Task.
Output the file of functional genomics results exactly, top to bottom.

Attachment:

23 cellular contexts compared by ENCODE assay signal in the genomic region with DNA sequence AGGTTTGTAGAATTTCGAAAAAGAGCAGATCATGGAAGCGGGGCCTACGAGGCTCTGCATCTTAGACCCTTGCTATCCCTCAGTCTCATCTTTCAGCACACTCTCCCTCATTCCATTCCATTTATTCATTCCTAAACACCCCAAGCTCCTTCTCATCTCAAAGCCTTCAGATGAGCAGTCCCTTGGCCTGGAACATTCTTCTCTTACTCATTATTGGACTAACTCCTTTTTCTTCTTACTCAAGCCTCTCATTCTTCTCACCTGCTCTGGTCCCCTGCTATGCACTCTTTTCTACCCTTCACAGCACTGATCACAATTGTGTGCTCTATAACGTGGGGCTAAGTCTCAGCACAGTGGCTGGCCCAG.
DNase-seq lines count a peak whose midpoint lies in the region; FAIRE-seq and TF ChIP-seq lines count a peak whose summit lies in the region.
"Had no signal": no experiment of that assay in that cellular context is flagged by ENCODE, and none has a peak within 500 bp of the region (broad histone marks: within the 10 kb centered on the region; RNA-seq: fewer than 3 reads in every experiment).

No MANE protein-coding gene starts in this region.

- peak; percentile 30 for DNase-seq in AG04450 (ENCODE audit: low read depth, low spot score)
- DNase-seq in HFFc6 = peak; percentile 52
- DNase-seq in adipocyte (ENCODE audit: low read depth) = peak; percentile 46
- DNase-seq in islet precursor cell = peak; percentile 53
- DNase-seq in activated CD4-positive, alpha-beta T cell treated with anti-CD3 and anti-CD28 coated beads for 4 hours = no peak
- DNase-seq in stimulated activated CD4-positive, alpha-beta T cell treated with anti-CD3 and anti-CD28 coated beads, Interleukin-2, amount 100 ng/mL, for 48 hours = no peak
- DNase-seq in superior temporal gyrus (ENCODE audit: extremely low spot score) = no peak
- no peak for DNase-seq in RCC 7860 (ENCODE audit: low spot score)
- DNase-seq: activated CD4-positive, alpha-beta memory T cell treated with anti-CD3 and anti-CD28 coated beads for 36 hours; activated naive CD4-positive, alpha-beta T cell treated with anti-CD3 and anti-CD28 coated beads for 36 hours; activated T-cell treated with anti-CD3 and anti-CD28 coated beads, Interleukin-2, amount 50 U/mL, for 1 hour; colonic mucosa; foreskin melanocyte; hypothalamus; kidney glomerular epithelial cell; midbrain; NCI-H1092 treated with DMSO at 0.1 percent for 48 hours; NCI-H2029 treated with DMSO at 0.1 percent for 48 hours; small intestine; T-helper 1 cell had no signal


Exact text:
23 cellular contexts compared by ENCODE assay signal in the genomic region with DNA sequence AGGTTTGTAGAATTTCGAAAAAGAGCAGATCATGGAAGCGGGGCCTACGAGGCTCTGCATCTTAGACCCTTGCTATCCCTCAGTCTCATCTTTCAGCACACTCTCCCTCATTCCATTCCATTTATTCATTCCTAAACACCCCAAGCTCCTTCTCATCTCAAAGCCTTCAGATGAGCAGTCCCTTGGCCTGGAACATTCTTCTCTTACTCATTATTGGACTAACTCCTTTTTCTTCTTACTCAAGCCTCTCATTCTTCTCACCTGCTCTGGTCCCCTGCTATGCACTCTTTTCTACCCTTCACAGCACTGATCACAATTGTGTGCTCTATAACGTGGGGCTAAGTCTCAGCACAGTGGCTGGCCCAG.
DNase-seq lines count a peak whose midpoint lies in the region; FAIRE-seq and TF ChIP-seq lines count a peak whose summit lies in the region.
"Had no signal": no experiment of that assay in that cellular context is flagged by ENCODE, and none has a peak within 500 bp of the region (broad histone marks: within the 10 kb centered on the region; RNA-seq: fewer than 3 reads in every experiment).

No MANE protein-coding gene starts in this region.

- peak; percentile 30 for DNase-seq in AG04450 (ENCODE audit: low read depth, low spot score)
- DNase-seq in HFFc6 = peak; percentile 52
- DNase-seq in adipocyte (ENCODE audit: low read depth) = peak; percentile 46
- DNase-seq in islet precursor cell = peak; percentile 53
- DNase-seq in activated CD4-positive, alpha-beta T cell treated with anti-CD3 and anti-CD28 coated beads for 4 hours = no peak
- DNase-seq in stimulated activated CD4-positive, alpha-beta T cell treated with anti-CD3 and anti-CD28 coated beads, Interleukin-2, amount 100 ng/mL, for 48 hours = no peak
- DNase-seq in superior temporal gyrus (ENCODE audit: extremely low spot score) = no peak
- no peak for DNase-seq in RCC 7860 (ENCODE audit: low spot score)
- DNase-seq: activated CD4-positive, alpha-beta memory T cell treated with anti-CD3 and anti-CD28 coated beads for 36 hours; activated naive CD4-positive, alpha-beta T cell treated with anti-CD3 and anti-CD28 coated beads for 36 hours; activated T-cell treated with anti-CD3 and anti-CD28 coated beads, Interleukin-2, amount 50 U/mL, for 1 hour; colonic mucosa; foreskin melanocyte; hypothalamus; kidney glomerular epithelial cell; midbrain; NCI-H1092 treated with DMSO at 0.1 percent for 48 hours; NCI-H2029 treated with DMSO at 0.1 percent for 48 hours; small intestine; T-helper 1 cell had no signal